Two rounds before the end of the game, Team 1 had about 600 points. Teams 2 and 3 each had about 300 points. They both expressed the wish to play the next hand "Blind Nil," which can only be done if a team is at least 200 points behind. Team 1 opposed this, arguing that while both teams were in fact more than 200 points behind Team 1, they were NOT 200 points behind everyone, and therefore were not eligible to play Blind Nil. A heated discussion ensued, One member of the group, and I will not say which member other than to say that it is his or her birthday today, threatened to walk away from the game if he or she did not get his or her way.

Is this post dorky enough for you yet? The thing is, there really isn't a real right or wrong answer--it's not like there's an official rule book for 3 teams playing round-robin spades. So to determine the best choice, you have to use an innate sense of logic and understanding about the purpose of allowing someone to go Blind Nil in the first place.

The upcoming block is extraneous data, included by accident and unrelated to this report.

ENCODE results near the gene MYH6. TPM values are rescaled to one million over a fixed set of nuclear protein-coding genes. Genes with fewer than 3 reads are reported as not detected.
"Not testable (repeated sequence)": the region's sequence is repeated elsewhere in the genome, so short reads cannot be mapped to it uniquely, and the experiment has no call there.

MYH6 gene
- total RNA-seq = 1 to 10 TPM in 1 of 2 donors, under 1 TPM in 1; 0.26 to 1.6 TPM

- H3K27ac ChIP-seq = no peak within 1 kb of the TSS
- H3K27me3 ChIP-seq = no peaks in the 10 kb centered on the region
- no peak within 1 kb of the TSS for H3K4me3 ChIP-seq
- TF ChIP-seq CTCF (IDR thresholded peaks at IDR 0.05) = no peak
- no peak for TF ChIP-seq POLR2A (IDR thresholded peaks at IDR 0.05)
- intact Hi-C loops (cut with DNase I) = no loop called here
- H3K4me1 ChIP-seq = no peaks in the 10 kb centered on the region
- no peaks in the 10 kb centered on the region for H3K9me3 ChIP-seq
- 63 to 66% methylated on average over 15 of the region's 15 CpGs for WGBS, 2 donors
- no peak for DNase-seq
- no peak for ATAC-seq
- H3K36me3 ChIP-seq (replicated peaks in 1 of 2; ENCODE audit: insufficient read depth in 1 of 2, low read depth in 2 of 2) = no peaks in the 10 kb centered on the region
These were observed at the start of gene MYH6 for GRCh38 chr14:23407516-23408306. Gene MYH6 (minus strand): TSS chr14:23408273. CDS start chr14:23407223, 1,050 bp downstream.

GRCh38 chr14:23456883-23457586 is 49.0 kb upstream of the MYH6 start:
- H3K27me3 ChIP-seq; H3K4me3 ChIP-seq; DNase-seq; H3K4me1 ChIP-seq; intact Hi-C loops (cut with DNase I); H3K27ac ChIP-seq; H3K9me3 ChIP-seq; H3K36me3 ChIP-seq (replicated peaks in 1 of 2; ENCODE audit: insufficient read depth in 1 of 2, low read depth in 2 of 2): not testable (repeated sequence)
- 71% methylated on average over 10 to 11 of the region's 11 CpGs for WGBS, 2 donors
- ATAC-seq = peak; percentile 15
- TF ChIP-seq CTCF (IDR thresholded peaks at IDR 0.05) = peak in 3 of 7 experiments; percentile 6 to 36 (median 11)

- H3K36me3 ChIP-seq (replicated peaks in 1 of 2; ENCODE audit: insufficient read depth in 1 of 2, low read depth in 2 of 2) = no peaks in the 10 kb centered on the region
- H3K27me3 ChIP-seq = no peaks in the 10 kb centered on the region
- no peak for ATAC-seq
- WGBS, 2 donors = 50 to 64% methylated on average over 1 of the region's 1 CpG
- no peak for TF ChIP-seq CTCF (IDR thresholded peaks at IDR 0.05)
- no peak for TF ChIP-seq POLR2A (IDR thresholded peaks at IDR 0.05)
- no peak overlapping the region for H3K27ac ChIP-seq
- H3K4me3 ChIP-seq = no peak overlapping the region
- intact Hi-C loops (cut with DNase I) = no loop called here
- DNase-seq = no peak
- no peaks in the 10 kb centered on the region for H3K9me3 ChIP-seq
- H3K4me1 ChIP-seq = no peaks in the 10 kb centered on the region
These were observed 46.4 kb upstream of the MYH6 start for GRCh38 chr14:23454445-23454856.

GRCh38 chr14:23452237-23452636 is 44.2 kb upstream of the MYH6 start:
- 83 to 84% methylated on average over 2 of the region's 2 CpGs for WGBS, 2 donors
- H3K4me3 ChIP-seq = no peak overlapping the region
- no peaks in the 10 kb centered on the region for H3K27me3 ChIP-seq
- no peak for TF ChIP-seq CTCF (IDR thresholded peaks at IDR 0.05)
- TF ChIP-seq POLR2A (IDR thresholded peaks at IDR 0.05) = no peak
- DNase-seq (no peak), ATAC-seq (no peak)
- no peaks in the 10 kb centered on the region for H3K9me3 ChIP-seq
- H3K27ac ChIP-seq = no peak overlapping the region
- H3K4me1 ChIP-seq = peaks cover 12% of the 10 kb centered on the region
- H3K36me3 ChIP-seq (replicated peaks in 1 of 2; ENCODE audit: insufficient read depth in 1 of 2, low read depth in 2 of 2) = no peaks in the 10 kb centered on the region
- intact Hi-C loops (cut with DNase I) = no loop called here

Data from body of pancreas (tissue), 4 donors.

Now the post is DEFINITELY dorky enough.

Okay, I need some feedback now. Which of the following do you believe is the right decision?

A) Teams 2 and 3 should not have been allowed to go Blind Nil at all, regardless of who they were playing in the round, because they were not 200 points behind all other teams.

B) Teams 2 and 3 should ONLY have been allowed to go Blind Nil if they were playing a round with Team 1, even though individual round scores didn't matter.

C) Teams 2 and 3 should have been able to go Blind Nil at any point, regardless of the round, as long as they were 200 points behind the leading team.